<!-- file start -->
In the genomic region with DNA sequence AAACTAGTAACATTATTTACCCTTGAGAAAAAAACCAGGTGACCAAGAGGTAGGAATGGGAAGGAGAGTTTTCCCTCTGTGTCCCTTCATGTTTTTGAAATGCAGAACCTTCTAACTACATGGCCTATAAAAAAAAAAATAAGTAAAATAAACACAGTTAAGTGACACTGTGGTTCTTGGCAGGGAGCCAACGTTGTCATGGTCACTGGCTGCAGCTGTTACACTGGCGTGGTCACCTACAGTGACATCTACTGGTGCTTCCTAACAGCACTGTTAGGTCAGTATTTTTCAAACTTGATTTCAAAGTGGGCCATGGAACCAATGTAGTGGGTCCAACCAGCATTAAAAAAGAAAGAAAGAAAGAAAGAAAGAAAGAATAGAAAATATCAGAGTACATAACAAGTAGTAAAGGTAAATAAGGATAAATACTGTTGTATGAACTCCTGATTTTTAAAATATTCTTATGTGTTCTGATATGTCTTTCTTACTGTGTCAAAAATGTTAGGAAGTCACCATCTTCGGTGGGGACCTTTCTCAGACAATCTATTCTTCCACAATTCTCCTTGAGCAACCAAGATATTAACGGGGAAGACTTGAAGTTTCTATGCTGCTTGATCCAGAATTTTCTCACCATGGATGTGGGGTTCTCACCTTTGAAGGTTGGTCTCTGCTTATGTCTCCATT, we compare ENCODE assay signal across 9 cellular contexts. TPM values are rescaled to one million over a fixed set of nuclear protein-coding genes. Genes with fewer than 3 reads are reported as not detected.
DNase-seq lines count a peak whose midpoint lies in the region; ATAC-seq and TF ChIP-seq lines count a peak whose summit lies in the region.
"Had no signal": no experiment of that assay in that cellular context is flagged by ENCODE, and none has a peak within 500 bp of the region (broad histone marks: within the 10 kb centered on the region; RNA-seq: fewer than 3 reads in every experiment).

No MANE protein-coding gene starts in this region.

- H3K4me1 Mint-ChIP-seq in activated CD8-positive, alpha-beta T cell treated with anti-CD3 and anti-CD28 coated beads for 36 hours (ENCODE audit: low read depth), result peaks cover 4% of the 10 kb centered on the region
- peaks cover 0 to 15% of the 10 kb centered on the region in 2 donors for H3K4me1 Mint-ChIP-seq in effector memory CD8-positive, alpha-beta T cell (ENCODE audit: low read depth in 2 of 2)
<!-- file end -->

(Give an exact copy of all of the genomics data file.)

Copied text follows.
In the genomic region with DNA sequence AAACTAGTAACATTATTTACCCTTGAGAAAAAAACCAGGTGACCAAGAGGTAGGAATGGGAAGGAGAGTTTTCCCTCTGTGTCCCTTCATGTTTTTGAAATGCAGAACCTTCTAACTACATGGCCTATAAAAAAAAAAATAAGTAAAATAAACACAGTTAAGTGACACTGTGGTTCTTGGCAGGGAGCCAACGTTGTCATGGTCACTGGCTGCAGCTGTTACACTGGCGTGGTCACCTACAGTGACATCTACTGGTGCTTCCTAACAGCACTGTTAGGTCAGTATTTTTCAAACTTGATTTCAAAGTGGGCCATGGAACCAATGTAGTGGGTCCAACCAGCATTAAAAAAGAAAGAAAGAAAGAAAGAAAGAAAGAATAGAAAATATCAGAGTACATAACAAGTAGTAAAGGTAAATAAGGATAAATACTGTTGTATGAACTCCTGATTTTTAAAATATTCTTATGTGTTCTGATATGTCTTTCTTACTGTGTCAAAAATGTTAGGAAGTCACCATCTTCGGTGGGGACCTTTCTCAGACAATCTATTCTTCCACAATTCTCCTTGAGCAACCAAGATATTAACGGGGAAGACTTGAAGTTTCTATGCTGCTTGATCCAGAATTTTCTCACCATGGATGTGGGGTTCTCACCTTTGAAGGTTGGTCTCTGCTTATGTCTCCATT, we compare ENCODE assay signal across 9 cellular contexts. TPM values are rescaled to one million over a fixed set of nuclear protein-coding genes. Genes with fewer than 3 reads are reported as not detected.
DNase-seq lines count a peak whose midpoint lies in the region; ATAC-seq and TF ChIP-seq lines count a peak whose summit lies in the region.
"Had no signal": no experiment of that assay in that cellular context is flagged by ENCODE, and none has a peak within 500 bp of the region (broad histone marks: within the 10 kb centered on the region; RNA-seq: fewer than 3 reads in every experiment).

No MANE protein-coding gene starts in this region.

- H3K4me1 Mint-ChIP-seq in activated CD8-positive, alpha-beta T cell treated with anti-CD3 and anti-CD28 coated beads for 36 hours (ENCODE audit: low read depth), result peaks cover 4% of the 10 kb centered on the region
- peaks cover 0 to 15% of the 10 kb centered on the region in 2 donors for H3K4me1 Mint-ChIP-seq in effector memory CD8-positive, alpha-beta T cell (ENCODE audit: low read depth in 2 of 2)